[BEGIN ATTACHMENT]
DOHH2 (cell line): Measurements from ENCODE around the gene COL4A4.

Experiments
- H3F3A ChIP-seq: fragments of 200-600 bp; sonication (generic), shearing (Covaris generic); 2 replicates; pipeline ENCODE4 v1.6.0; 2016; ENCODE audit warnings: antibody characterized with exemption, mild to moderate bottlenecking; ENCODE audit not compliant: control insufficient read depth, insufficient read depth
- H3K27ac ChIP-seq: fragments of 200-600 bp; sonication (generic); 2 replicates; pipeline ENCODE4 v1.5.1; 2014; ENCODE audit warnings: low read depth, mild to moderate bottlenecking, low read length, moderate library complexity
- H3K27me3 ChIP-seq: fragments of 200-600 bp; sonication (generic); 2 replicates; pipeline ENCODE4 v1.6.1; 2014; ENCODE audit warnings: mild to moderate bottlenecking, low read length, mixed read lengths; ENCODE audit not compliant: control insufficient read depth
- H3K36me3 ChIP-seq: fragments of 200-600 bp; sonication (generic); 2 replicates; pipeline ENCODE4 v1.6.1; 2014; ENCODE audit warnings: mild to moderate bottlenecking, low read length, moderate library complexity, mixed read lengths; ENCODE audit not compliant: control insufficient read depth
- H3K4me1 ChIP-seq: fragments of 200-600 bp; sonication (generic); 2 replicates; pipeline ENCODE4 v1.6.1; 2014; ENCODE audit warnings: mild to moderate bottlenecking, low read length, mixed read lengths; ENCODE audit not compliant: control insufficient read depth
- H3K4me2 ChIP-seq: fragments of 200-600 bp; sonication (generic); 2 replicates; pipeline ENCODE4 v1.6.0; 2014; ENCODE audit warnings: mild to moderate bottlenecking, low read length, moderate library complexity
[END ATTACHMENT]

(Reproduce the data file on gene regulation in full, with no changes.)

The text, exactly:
DOHH2 (cell line): Measurements from ENCODE around the gene COL4A4.

Experiments
- H3F3A ChIP-seq: fragments of 200-600 bp; sonication (generic), shearing (Covaris generic); 2 replicates; pipeline ENCODE4 v1.6.0; 2016; ENCODE audit warnings: antibody characterized with exemption, mild to moderate bottlenecking; ENCODE audit not compliant: control insufficient read depth, insufficient read depth
- H3K27ac ChIP-seq: fragments of 200-600 bp; sonication (generic); 2 replicates; pipeline ENCODE4 v1.5.1; 2014; ENCODE audit warnings: low read depth, mild to moderate bottlenecking, low read length, moderate library complexity
- H3K27me3 ChIP-seq: fragments of 200-600 bp; sonication (generic); 2 replicates; pipeline ENCODE4 v1.6.1; 2014; ENCODE audit warnings: mild to moderate bottlenecking, low read length, mixed read lengths; ENCODE audit not compliant: control insufficient read depth
- H3K36me3 ChIP-seq: fragments of 200-600 bp; sonication (generic); 2 replicates; pipeline ENCODE4 v1.6.1; 2014; ENCODE audit warnings: mild to moderate bottlenecking, low read length, moderate library complexity, mixed read lengths; ENCODE audit not compliant: control insufficient read depth
- H3K4me1 ChIP-seq: fragments of 200-600 bp; sonication (generic); 2 replicates; pipeline ENCODE4 v1.6.1; 2014; ENCODE audit warnings: mild to moderate bottlenecking, low read length, mixed read lengths; ENCODE audit not compliant: control insufficient read depth
- H3K4me2 ChIP-seq: fragments of 200-600 bp; sonication (generic); 2 replicates; pipeline ENCODE4 v1.6.0; 2014; ENCODE audit warnings: mild to moderate bottlenecking, low read length, moderate library complexity